Blanketing opinions that I'll probably regret soon.

Thursday, May 11, 2006

Bloggers are "Preposterous Pseudo-Authorities"

Recently, a friend forwarded my blog URL to his teacher friend. This is how he responded:
“Despite the fact that I've started a blog for my students to use in their test preparation, I feel that blogging is the beginning of the end for academia- it's as if anybody can now be an authority on anything. It's hard enough for my students to sift through Bob's big biology page and other similarly preposterous pseudo-authorities, without people blogging their lights out with their opinions. Ahhhh! Nevertheless, I'll give it a read.”
So, the ability for anyone to have unbridled freedom to write whatever the hell they want for free is "the beginning of the end for academia"? Hmmm. That says more about academia that it does about blogging ...
I think your buddy's professor is more concerned about the inevitable appearance of blog material in student papers as "authoritative sources." A similar event took place with the advent of teh internets: some students assume that if it's on a website it must be true or at least written by somebody with some credentials.

Like most things, it's a two-edged sword: the internet opened up research possibilities like never before (ejournals, browsing very remote libraries' catalogs, for example), but it also has allowed lazy, bad, or simply dishonest students to try to pass off some book publisher's blurb as expert opinion.
Cuff: I know what you're saying, but if anything the wealth of information on the internet will teach students to view everything they read with a skeptical eye---a trait that every intelligent adult should have.
That statement is bordering on anti-free speech.
LB: I'd like to think so, and I wholeheartedly defend the internet as liberating in a general sense, but the result on student writing and thinking is almost never in that realm. It leads quite often to plagiarism (whole papers lifted off websites and clumsily cut and paste into half-sense), and often with mediocre students equating some other student's gushing blog about their ankle surgery with articles in JAMA.
I heard somewhere that there are actual programs that professors use to ferret out on-line plagiarism and even works when students rewrite some of the material in his or her own words. I think it somehow runs a scan of certain trigger words and their proximity to other trigger words against the contents of THE ENTIRE INTERWEB. I guess it would work as well with blog as with wikipedia, but tell me, who'd be dumb enough to plagiarize a blogger? (Maybe that's a dumb question).

By the way, what's the with the handicapped parking near the word verification?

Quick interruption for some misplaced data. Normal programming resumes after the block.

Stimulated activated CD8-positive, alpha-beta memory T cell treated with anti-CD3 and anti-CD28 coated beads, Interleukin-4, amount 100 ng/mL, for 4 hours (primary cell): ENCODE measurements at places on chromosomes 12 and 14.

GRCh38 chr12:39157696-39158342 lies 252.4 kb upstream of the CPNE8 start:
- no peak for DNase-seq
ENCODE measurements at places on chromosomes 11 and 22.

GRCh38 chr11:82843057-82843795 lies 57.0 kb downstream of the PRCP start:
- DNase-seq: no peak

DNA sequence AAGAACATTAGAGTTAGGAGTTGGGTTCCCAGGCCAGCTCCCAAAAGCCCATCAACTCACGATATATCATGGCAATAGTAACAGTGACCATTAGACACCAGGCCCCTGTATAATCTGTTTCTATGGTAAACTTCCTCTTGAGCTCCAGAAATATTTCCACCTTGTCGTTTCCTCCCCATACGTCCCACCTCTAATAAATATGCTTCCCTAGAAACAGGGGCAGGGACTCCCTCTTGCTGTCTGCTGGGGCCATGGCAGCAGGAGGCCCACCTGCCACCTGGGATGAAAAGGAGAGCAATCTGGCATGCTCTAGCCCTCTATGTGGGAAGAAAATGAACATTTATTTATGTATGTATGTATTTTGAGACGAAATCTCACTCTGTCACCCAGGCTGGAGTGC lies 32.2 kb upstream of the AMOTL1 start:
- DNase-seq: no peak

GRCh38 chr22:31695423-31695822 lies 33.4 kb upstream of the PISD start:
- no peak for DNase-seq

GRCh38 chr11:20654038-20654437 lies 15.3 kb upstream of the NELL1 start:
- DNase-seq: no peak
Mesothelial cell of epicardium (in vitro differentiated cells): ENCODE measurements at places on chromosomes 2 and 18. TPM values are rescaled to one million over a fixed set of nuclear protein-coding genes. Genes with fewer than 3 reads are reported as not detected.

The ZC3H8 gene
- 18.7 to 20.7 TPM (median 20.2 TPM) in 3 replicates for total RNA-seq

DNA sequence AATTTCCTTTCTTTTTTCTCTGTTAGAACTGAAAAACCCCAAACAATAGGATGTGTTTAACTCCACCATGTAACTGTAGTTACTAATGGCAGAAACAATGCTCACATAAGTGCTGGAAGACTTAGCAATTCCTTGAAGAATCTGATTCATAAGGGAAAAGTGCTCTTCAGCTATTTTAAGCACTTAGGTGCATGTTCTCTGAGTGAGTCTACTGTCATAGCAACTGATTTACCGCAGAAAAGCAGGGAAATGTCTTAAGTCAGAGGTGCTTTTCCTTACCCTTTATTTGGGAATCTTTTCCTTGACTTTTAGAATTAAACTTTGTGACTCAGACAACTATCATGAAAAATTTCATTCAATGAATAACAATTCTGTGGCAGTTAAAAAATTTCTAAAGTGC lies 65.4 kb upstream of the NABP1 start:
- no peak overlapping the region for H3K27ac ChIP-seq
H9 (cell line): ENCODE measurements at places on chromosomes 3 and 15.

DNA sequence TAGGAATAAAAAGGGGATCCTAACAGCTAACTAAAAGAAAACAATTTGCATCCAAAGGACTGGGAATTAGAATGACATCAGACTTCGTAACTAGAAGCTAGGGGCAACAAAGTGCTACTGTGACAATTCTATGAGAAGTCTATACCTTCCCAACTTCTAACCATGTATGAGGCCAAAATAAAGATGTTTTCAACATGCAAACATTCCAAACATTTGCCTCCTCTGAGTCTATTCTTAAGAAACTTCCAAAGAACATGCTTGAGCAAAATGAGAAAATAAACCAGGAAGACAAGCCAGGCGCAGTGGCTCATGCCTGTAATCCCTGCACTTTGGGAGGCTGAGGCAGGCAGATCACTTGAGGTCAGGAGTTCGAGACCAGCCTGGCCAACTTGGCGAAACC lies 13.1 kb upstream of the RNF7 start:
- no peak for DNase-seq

what's the URL for Bob's Big Biology page?

I bet Bob's a real boner.

Wow, I didn't really think that it was such a problem. When you grade papers, is it always evident who the internet plagerizers are and who are not? Also, can't you just google sentences they've written to see what comes up?

In the end, plagerizing will haunt those students later in life ... somehow. Won't it?
Lonnie, it is a huge problem, but you can generally figure out the most blatant cheaters because their styles change abruptly. A good example is that in the middle of one student's paper all of a sudden I came upon a few sentences that sounded exactly like a book blurb -- the stuff written on the back of a book to entice you to buy it -- and I googled it, as you say, and sure enough there it was: the marketing copy for the book. Pretty sad.

Of course, all the students who get caught blame it on a mistake while "cutting and pasting."
It is not like the old days, Plagarism was easy,
"pre-internet", I remember an aquaintance of ours who made up at least half of his book reports some were down right funny, One was based on a movie we wathced: "The Lair of the white worm" starring Hugh Grant, My friend then made up a book report based on the movie, The sad part of it was at the time we did not know it was an actual book! The person who wrote the report made up an author, I believe he called the author Spen Jorgensen, He got a B!, There was no google to help out the professor! I was also guilty in my grade school years, I wrote many a report on "Choose you own adventure" Books. Some of them were rather short.
Blogging has raised by an order of magnitude the probability of finding arrant nonsense on the internet on any given subject. Sure it's a good thing that people can freely express a variety of political opinions. But now it's spreading to "hard" topics such as science, news and history.

In the long run I think it will introduce a healthy skepticism about the reliability of sources. In the short term we are still dealing with idiots who think that just because it's been said 50 times on the internet (all plagiarised from one super-idiot) it must be true.
Post a Comment

<< Home

This page is powered by Blogger. Isn't yours?

Web Counter
Web Counters